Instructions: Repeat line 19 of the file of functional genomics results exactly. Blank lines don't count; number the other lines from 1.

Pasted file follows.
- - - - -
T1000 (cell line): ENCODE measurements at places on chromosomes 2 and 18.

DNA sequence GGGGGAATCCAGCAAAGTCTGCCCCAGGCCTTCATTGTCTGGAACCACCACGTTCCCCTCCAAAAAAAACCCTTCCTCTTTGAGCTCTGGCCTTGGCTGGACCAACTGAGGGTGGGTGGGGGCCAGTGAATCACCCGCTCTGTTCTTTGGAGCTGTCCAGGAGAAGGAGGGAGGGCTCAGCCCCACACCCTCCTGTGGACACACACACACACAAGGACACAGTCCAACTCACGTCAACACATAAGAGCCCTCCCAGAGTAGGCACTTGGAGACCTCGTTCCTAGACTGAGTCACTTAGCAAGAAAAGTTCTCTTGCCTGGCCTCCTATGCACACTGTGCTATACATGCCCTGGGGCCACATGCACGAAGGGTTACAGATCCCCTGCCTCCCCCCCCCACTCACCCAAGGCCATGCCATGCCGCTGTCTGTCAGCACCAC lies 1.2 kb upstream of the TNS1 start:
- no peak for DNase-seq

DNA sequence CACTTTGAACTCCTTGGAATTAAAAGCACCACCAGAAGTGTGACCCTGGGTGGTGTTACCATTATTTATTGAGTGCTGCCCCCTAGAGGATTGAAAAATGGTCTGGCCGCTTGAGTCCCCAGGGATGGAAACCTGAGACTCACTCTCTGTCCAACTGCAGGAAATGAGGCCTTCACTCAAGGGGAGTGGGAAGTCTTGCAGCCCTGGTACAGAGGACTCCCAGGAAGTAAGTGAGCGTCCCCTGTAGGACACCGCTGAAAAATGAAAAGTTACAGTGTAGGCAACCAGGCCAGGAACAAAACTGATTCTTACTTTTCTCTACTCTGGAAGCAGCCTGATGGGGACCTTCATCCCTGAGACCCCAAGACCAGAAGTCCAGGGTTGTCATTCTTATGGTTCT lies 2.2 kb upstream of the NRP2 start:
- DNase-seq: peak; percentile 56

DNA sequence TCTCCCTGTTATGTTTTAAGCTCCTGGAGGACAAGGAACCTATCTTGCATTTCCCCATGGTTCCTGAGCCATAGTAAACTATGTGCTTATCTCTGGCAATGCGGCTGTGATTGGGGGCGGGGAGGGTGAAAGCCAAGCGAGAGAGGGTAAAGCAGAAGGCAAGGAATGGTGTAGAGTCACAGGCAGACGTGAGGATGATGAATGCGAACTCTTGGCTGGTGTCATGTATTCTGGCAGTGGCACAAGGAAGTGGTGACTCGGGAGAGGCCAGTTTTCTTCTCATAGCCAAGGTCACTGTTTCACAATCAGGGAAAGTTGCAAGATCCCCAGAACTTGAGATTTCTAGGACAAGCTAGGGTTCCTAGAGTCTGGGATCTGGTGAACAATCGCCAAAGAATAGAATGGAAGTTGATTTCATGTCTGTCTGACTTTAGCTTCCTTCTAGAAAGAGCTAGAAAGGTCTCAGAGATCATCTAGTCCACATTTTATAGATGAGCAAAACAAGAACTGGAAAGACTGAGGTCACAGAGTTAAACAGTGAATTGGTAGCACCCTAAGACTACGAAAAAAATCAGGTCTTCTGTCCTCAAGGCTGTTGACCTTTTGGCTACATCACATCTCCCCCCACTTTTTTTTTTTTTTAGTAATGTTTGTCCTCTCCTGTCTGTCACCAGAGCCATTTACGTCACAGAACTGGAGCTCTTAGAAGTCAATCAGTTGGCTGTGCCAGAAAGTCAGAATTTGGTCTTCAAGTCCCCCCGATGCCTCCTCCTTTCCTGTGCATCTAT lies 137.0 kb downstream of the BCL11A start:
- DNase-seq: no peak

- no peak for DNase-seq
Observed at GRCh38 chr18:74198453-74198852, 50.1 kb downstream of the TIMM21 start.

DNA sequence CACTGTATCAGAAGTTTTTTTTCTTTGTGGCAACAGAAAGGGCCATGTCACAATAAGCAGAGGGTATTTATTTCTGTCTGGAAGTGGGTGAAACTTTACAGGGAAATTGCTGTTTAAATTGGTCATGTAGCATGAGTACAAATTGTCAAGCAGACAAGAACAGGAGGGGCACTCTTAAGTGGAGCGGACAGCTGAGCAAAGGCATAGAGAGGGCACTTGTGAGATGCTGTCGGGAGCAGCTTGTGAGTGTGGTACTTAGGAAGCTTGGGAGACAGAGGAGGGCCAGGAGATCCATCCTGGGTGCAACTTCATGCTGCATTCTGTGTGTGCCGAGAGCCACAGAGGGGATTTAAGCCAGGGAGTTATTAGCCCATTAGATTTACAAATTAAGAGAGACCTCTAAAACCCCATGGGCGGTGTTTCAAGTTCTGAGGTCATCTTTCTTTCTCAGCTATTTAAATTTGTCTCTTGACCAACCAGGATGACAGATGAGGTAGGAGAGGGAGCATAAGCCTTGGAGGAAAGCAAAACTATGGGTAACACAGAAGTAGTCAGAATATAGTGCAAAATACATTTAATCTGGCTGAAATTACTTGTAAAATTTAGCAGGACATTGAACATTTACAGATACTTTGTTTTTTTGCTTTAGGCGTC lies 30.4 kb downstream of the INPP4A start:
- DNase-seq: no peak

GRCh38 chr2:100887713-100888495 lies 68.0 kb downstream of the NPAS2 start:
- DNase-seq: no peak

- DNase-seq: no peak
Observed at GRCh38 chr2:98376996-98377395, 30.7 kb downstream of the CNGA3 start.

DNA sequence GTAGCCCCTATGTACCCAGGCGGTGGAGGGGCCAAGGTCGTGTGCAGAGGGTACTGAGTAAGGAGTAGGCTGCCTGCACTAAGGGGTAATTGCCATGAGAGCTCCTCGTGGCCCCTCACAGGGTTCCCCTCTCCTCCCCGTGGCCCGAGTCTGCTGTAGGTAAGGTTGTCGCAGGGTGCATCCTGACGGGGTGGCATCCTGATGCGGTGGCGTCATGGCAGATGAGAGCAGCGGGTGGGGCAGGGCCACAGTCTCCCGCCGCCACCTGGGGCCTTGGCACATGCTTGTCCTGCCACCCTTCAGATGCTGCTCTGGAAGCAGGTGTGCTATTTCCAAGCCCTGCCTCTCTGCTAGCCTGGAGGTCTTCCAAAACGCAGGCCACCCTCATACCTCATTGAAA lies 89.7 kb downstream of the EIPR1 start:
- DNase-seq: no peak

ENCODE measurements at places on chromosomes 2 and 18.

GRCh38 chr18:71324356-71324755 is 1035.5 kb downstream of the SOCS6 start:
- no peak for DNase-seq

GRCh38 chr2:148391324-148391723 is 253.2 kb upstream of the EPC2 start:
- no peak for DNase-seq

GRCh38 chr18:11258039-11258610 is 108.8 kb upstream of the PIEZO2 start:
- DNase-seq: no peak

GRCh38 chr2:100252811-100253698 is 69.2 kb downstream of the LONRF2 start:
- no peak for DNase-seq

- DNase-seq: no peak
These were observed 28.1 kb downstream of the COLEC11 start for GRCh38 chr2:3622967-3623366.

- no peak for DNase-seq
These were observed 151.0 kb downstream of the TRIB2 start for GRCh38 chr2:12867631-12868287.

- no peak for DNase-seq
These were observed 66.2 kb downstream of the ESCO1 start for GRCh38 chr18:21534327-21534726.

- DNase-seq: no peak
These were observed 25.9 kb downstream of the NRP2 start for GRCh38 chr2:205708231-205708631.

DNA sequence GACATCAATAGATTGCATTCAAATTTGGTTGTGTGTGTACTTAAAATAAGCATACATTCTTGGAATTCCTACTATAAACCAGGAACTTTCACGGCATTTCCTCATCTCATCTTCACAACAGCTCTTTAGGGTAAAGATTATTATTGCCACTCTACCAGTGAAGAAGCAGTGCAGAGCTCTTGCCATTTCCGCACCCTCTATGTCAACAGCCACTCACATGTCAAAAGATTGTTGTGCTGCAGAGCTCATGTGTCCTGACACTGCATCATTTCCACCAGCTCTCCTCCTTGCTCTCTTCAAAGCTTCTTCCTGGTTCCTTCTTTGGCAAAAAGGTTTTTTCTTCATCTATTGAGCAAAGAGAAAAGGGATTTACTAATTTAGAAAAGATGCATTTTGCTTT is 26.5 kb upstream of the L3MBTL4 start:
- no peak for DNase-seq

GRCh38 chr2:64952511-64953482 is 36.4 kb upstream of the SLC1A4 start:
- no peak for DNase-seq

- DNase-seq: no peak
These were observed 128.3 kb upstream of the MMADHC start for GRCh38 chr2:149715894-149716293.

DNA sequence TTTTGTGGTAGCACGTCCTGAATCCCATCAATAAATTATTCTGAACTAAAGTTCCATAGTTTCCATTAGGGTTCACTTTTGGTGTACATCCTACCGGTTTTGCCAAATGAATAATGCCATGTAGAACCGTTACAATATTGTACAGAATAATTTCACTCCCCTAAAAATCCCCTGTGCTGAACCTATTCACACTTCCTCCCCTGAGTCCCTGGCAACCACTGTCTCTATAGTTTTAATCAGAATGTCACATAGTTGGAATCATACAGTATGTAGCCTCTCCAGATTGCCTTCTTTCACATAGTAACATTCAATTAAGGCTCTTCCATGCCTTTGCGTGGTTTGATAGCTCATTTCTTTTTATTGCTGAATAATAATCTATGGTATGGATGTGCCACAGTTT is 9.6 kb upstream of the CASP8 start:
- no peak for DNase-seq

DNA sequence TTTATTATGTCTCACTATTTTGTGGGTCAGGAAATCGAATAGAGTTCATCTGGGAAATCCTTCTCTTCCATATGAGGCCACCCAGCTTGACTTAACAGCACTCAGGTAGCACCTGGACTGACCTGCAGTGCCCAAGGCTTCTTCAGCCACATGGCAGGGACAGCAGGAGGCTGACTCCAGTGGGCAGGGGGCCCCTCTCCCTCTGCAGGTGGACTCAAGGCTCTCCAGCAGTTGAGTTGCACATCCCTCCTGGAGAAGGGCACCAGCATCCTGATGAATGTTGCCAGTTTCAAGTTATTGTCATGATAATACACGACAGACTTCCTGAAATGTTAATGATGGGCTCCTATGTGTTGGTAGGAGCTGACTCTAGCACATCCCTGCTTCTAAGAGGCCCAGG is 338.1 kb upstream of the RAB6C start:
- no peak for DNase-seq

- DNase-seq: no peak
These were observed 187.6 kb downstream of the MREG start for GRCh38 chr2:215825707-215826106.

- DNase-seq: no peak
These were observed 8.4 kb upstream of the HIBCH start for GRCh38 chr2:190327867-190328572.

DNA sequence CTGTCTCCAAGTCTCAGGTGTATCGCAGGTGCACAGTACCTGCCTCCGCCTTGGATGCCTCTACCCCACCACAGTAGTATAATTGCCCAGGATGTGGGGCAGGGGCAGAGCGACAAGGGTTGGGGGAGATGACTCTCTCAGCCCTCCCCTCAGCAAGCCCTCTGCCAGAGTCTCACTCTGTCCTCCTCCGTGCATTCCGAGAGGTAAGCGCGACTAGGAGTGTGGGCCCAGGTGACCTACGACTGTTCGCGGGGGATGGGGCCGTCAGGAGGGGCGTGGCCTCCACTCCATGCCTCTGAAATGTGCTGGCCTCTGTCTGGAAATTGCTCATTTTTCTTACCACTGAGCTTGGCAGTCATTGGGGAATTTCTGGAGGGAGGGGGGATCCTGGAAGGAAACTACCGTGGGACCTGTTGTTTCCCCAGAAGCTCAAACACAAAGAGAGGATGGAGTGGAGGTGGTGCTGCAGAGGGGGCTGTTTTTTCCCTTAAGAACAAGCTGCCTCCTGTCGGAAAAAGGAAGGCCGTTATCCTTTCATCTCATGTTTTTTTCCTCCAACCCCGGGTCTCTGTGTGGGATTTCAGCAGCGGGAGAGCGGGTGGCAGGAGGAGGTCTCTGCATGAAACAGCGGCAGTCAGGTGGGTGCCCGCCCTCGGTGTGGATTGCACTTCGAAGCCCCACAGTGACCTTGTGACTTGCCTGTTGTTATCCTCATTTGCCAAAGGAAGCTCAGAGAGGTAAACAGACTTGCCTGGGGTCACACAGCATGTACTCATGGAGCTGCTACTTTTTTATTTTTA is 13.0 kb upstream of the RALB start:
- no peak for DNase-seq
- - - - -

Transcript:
GRCh38 chr18:71324356-71324755 is 1035.5 kb downstream of the SOCS6 start: